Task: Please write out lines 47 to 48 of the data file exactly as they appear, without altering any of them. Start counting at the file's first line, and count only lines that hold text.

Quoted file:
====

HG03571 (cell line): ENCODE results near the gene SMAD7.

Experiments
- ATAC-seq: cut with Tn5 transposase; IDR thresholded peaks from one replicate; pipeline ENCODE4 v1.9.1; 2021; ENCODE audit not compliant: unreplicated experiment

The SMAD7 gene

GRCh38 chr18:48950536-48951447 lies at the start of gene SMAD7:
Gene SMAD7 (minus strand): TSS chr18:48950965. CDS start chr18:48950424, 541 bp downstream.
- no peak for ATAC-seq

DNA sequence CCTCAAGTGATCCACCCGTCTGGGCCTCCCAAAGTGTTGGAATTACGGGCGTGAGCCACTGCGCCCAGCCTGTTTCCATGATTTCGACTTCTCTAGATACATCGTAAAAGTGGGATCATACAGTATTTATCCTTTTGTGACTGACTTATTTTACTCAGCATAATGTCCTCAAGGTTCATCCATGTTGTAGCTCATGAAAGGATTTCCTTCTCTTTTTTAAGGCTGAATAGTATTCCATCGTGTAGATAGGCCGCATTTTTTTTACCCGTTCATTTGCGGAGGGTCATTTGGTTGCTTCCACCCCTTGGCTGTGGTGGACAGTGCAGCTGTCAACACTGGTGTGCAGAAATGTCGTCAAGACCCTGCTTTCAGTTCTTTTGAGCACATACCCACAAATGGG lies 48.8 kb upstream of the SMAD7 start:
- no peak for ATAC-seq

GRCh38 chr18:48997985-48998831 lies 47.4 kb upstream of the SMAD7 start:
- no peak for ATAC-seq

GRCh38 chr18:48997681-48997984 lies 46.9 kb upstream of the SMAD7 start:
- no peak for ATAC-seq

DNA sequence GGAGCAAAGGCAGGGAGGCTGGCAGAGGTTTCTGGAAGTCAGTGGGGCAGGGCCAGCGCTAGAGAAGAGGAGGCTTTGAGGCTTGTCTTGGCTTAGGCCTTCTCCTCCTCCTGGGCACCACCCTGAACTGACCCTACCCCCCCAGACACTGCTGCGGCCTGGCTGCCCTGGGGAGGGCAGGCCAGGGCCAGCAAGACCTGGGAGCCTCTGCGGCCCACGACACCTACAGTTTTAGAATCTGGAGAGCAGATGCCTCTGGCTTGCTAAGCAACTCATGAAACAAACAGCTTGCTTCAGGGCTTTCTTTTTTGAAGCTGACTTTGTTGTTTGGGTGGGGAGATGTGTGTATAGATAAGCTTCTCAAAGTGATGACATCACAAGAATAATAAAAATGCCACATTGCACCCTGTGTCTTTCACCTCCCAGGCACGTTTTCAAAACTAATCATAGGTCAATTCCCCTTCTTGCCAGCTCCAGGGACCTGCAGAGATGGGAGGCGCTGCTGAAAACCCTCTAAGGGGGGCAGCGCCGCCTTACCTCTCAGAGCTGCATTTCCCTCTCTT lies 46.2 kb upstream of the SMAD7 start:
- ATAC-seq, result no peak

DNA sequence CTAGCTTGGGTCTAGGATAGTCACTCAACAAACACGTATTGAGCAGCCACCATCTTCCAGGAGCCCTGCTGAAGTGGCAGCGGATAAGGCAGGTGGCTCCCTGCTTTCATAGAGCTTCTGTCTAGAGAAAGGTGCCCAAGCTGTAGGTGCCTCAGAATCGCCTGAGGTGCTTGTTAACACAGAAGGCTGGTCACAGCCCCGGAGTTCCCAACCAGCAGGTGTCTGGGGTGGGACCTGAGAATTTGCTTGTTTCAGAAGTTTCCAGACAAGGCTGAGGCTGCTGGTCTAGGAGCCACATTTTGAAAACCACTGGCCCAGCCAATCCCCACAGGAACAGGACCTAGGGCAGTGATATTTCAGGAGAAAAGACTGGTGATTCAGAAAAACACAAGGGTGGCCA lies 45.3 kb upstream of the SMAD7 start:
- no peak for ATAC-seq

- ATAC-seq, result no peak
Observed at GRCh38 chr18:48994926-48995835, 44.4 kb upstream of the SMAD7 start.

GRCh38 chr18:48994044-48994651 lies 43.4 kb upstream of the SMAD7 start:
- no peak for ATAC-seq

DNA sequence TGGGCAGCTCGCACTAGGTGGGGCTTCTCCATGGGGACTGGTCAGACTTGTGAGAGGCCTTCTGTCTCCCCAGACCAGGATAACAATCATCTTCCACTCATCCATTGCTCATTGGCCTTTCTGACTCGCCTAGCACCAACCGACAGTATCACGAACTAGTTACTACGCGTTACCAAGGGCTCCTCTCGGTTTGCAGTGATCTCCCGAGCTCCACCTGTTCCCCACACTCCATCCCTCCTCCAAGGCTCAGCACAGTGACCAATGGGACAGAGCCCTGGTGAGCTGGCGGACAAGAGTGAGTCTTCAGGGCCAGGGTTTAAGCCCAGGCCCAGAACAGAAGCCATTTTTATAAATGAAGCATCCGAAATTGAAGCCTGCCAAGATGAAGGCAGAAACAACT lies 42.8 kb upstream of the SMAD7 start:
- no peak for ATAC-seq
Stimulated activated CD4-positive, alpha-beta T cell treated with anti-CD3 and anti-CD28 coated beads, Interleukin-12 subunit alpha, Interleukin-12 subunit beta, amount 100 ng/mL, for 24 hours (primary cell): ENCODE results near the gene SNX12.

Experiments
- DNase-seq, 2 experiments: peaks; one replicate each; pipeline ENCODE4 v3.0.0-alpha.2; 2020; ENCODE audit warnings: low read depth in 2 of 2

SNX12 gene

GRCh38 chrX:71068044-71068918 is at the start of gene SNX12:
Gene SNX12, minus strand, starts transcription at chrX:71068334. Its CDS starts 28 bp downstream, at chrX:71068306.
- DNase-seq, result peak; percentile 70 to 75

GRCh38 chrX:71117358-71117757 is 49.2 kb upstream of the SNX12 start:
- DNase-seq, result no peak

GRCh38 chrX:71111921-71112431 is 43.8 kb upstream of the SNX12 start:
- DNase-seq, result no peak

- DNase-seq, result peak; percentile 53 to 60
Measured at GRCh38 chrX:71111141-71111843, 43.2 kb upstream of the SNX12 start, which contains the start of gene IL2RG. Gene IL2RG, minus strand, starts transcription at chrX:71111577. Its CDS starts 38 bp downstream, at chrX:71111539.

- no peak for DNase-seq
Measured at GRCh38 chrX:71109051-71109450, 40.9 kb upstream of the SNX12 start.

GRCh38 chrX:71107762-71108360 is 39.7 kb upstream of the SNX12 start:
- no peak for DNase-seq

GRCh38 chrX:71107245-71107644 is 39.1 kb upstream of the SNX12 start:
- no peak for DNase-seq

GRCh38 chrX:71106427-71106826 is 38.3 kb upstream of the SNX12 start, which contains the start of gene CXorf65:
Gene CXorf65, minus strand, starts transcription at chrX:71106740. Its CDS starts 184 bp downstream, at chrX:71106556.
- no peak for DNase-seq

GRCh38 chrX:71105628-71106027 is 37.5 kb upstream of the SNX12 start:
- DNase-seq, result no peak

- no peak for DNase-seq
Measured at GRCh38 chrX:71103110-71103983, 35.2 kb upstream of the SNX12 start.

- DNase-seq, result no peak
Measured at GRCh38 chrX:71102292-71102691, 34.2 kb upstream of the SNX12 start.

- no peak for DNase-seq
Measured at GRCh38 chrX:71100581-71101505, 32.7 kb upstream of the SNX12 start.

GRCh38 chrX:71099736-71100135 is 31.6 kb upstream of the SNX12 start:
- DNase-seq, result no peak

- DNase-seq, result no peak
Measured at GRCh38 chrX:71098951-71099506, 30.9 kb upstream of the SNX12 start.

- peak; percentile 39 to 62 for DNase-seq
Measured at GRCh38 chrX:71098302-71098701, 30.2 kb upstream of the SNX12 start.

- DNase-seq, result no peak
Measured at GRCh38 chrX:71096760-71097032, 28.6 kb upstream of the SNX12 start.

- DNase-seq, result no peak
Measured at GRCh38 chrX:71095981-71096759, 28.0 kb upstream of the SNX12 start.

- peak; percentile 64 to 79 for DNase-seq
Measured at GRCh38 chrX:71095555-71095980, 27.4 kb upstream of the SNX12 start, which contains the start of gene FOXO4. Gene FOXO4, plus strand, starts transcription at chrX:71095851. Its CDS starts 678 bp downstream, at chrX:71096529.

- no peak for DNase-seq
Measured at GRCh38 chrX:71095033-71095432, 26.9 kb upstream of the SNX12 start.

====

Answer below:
- DNase-seq, result no peak

- no peak for DNase-seq